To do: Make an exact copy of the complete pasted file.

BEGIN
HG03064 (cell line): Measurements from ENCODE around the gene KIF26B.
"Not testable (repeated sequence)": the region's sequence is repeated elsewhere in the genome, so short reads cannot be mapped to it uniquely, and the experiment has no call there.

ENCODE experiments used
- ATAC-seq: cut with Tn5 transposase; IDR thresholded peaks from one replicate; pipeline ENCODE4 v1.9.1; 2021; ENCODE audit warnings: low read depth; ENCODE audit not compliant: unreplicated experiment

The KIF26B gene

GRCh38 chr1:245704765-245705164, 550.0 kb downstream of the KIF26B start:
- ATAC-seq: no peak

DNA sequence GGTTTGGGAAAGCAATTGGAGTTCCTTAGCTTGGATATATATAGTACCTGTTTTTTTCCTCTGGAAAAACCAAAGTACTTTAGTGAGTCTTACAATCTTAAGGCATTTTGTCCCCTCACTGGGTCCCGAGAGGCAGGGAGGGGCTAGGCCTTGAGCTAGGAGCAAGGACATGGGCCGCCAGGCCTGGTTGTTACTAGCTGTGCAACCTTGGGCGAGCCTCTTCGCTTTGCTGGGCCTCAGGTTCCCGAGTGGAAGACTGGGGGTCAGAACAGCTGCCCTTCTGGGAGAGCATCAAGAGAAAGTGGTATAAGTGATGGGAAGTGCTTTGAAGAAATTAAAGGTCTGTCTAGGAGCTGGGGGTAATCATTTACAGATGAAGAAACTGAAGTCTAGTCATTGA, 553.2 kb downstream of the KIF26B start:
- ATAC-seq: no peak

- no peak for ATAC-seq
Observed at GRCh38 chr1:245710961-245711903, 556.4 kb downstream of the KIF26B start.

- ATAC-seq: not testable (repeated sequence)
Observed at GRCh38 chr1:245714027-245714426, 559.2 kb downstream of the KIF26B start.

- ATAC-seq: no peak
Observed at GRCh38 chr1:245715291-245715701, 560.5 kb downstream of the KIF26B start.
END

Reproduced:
HG03064 (cell line): Measurements from ENCODE around the gene KIF26B.
"Not testable (repeated sequence)": the region's sequence is repeated elsewhere in the genome, so short reads cannot be mapped to it uniquely, and the experiment has no call there.

ENCODE experiments used
- ATAC-seq: cut with Tn5 transposase; IDR thresholded peaks from one replicate; pipeline ENCODE4 v1.9.1; 2021; ENCODE audit warnings: low read depth; ENCODE audit not compliant: unreplicated experiment

The KIF26B gene

GRCh38 chr1:245704765-245705164, 550.0 kb downstream of the KIF26B start:
- ATAC-seq: no peak

DNA sequence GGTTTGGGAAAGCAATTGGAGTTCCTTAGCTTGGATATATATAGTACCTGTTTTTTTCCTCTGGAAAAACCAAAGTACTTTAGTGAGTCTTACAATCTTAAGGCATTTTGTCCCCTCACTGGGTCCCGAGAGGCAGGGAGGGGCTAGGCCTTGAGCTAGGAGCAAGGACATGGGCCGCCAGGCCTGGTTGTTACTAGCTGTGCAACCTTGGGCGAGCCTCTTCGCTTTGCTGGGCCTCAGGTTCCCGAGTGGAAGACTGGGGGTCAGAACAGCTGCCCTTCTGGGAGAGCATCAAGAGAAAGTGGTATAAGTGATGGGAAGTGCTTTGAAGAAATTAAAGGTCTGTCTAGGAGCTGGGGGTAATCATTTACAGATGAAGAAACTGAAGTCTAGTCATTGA, 553.2 kb downstream of the KIF26B start:
- ATAC-seq: no peak

- no peak for ATAC-seq
Observed at GRCh38 chr1:245710961-245711903, 556.4 kb downstream of the KIF26B start.

- ATAC-seq: not testable (repeated sequence)
Observed at GRCh38 chr1:245714027-245714426, 559.2 kb downstream of the KIF26B start.

- ATAC-seq: no peak
Observed at GRCh38 chr1:245715291-245715701, 560.5 kb downstream of the KIF26B start.